What impact has being part of the collective had for you?

Being part of the collective has been hugely important for me in terms of community and confidence. It’s enabled me to develop new skills through paid work and make new connections with lots of really interesting people. Perhaps one of the most important things for me is how Neuk has showcased best practice for

working with neurodivergent artists – or any artists really! Neuk pays fairly and on time, supports the development of its members and is really transparent and open. Whilst these things should be expected, they are all too infrequently provided in the art world, and it can become easy to settle for far less than ideal working conditions, especially when opportunities feel so few and far between. This is especially difficult for neurodivergent artists as in such a precarious world our needs are often (wilfully) overlooked, and it can feel difficult to ask for accommodations when even the most basic things like fair, on time payment are not being provided. Neuk’s work and being part of the collective has shown me a practical, hopeful vision for what a different art world could be like

You can see more of Elspeth’s work on her website and social media:


Instagram: @elspethwrites

Twitter: @elspethwriter

Photos courtesy and copyright of the artist.

Protected: Neuk Exhibition 2024 – Visit to Patriothall

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Meet the Artist – Gaelle Chassery

We meet Gaelle Chassery, Neuk Collective member and textile artist, to talk about her work, the beauty to be found in neurodivergent spaces, and ways the art world can effect real change for neurodivergent and disabled artists.

Profile by Elspeth Wilson

Hi Gaelle! Can you tell us a bit about the work you do?

A young white woman with glasses and dark brown hair lies back against a pile of crocheted throws, with other throws piled on top of her. She is smiling gently.
Gaelle surrounded by her work.

I champion pure Scottish wool by crocheting intricate throws and shawls. I mostly use undyed wool sourced from small producers with high welfare flocks and solid regenerative practices.

All my work is improvised, each design being inspired by the landscape, topography and atmosphere of the land that grew the wool used for every piece, making each project completely unique and precious.  

Sometimes I use botanically dyed yarn, which offers an extra layer of connection to the land I am paying tribute to. 

I love to think of the things I make as little pieces of a landscape to rest in. They offer an invitation to relax in nature while being at home, and give the eyes a lot to perpetually discover. They are also very tactile and offer an interactive experience, like a mini journey. Wool is a very soothing material for many people: using pure wool means that the gentle smell of sheep is preserved, which can offer a nurturing experience while cosying up. For me, each stitch in the work is like a step on a walk. It offers an alternative to remaining connected to nature when it is not possible to go outside.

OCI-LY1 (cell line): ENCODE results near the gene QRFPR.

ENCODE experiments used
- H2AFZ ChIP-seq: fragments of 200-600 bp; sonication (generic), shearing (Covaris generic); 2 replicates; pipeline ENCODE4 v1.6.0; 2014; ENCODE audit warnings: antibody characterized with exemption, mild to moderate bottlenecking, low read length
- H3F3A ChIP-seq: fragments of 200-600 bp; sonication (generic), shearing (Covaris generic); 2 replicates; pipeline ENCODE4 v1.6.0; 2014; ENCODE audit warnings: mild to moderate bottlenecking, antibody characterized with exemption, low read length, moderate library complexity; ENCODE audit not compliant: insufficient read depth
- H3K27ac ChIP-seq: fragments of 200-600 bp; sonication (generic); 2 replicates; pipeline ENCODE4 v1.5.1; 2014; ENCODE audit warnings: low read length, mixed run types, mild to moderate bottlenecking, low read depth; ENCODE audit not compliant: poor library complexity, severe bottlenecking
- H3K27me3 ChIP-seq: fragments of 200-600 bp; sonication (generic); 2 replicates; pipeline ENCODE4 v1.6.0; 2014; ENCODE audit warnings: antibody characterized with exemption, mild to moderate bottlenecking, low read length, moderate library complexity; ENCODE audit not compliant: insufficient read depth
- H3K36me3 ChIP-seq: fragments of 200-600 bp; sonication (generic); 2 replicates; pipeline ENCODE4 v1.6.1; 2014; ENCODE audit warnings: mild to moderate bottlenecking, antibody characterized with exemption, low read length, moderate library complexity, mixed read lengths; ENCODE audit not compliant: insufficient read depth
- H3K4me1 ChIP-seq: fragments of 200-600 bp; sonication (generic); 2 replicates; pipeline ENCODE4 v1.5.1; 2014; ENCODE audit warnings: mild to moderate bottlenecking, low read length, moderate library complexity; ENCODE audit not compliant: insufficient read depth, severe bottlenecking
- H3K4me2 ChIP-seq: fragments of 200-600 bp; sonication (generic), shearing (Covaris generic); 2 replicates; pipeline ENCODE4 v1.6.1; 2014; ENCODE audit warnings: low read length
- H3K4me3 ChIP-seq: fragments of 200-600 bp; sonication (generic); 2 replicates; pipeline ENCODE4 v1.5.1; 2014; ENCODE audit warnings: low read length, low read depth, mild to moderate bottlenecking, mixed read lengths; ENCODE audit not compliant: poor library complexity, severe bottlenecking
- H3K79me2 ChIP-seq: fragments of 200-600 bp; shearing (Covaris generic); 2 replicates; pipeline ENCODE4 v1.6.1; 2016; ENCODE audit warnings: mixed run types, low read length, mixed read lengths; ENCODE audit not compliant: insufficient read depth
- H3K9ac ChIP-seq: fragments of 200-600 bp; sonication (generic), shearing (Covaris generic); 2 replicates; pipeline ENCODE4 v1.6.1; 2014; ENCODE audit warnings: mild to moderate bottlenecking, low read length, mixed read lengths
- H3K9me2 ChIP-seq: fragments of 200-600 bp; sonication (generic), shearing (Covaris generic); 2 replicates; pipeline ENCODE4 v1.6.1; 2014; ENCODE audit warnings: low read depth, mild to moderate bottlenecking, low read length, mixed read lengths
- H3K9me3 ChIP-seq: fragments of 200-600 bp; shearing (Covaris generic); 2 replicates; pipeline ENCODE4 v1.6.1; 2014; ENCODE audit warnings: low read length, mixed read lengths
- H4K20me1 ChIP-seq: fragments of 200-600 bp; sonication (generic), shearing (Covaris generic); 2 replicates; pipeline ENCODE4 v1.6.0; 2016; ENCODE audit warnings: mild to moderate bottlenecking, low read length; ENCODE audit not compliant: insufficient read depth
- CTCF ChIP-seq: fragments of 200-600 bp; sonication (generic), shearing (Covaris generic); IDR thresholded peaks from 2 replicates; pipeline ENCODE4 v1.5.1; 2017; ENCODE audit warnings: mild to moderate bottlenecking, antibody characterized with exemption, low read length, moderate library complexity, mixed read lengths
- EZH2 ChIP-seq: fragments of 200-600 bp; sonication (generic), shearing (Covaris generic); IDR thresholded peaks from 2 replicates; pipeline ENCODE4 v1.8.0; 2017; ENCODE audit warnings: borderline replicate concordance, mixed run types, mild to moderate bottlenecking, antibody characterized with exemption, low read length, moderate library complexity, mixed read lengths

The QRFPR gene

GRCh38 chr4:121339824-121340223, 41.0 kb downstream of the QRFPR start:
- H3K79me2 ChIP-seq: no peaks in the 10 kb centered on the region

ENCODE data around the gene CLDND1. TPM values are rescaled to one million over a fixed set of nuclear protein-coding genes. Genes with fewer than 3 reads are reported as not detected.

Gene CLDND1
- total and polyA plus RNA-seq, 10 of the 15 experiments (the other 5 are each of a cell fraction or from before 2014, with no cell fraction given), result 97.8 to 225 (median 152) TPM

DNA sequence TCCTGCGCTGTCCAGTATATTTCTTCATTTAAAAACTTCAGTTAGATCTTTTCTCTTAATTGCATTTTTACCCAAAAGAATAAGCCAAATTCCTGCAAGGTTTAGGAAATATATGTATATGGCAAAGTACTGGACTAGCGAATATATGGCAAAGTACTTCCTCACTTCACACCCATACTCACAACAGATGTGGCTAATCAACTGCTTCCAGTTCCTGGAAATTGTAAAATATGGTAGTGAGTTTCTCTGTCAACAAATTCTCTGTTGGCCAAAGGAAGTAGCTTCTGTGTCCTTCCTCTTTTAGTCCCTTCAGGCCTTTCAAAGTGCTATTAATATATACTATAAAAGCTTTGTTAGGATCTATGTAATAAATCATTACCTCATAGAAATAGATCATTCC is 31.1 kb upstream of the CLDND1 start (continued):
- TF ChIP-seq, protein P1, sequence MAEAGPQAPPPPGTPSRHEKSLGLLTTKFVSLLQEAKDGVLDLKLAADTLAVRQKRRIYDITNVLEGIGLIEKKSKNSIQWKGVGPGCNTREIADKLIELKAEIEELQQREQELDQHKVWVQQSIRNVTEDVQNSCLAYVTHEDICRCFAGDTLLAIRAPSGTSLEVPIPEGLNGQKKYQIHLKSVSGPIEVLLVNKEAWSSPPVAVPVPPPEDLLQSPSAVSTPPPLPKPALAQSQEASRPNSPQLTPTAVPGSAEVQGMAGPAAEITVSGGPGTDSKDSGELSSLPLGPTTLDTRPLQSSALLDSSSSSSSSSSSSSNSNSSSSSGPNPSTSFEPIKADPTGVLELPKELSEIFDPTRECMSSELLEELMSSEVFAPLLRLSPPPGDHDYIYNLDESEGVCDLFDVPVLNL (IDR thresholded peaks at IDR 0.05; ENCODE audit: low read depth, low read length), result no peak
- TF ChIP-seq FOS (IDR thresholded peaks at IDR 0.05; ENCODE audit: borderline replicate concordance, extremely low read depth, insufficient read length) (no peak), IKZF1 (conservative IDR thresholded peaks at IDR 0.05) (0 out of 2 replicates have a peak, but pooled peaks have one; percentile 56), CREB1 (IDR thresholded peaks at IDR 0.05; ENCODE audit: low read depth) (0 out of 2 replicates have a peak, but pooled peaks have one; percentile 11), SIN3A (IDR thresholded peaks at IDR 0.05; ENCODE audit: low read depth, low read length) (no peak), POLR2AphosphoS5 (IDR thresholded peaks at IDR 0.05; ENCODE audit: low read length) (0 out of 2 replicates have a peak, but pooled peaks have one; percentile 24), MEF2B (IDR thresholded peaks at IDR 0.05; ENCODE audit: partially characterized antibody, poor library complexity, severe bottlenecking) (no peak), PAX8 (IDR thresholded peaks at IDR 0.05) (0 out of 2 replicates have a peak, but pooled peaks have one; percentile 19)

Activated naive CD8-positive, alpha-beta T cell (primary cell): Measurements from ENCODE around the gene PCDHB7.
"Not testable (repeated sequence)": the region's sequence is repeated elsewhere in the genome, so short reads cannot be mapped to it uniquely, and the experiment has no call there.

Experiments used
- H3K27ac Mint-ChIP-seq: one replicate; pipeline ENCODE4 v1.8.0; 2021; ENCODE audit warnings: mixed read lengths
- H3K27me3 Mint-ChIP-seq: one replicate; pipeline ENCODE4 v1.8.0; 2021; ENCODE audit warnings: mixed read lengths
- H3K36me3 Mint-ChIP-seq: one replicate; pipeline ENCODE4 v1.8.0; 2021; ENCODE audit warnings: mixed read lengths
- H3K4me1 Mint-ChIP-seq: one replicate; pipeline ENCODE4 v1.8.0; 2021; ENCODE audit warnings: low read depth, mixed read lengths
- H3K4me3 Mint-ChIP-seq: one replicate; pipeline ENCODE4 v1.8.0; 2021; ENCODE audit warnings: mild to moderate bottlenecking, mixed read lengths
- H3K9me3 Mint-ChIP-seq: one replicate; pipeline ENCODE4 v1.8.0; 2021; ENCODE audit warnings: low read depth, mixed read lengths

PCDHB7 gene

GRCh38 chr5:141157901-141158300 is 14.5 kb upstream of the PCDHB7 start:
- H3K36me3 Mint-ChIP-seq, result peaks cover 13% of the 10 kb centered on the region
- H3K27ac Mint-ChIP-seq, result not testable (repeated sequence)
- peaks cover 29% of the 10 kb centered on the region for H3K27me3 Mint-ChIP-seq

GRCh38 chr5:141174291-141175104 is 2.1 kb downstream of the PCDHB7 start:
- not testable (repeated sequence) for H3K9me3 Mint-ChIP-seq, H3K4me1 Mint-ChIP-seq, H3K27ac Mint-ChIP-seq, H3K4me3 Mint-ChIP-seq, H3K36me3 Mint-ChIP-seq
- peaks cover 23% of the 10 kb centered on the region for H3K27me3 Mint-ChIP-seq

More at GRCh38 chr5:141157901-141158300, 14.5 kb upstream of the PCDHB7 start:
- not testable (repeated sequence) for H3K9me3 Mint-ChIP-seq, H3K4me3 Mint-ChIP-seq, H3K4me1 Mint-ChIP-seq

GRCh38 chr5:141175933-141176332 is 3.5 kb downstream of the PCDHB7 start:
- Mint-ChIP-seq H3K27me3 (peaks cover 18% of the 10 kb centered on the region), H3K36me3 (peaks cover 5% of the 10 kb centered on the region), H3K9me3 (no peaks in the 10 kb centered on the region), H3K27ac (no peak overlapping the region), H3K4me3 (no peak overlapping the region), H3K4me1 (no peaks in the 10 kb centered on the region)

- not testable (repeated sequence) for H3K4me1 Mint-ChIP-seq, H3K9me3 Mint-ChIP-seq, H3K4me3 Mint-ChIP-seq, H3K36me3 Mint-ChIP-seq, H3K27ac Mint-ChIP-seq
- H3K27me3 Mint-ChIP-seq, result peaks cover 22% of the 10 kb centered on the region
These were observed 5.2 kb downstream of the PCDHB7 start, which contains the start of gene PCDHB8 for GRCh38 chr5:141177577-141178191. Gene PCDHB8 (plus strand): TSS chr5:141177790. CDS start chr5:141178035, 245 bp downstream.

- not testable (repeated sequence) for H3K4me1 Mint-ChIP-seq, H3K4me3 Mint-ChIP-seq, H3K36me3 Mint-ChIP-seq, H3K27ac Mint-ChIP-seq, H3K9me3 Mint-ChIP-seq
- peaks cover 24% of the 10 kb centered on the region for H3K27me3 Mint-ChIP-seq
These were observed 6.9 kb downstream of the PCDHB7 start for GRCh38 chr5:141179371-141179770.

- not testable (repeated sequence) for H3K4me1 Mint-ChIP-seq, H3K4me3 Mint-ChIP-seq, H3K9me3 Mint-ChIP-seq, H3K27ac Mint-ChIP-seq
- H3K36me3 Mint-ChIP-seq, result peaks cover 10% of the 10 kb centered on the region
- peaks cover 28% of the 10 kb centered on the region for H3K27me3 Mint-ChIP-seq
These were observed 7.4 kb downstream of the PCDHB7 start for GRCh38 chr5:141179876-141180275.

So, what drew you to join Neuk Collective? 

I was looking for a support network that is aligned with the way my brain works. I felt exhausted and disheartened trying to fit into networks that don’t have an awareness of how being neurodivergent impacts my practice and lifestyle.

Neuk Collective is a safe space where being my full self is not only encouraged, but beautifully supported. My potential is seen and I am invited to participate, always with full respect of my fluctuating capacities.

Close up of a rippled crocheted shawl, in various shades of green. It looks naturally dyed. There is a quote superimposed on top, reading: "Neurodivergent artists are amongst the most quietly gifted and strong I know, and I would love to see more space made for us" - Gaelle Chassery

Does being part of a network of neurodivergent artists impact your practice at all?

View of a crocheted shawl or hanging held up against the sky. There are big enough holes in the fabric that you can see the blue sky and green landscape showing through. There is a subtle pattern in the weave of the fabric.
Detail from inside Gaelle’s installation, Dawn to Dusk on Uist, 2023.

All the awesome and challenging aspects of being neurodivergent are totally understood in Neuk Collective because they are lived by all of us. There is a wealth of experience generously offered by other members, and a space to discover my creativity and take it in directions that have not been available to me before.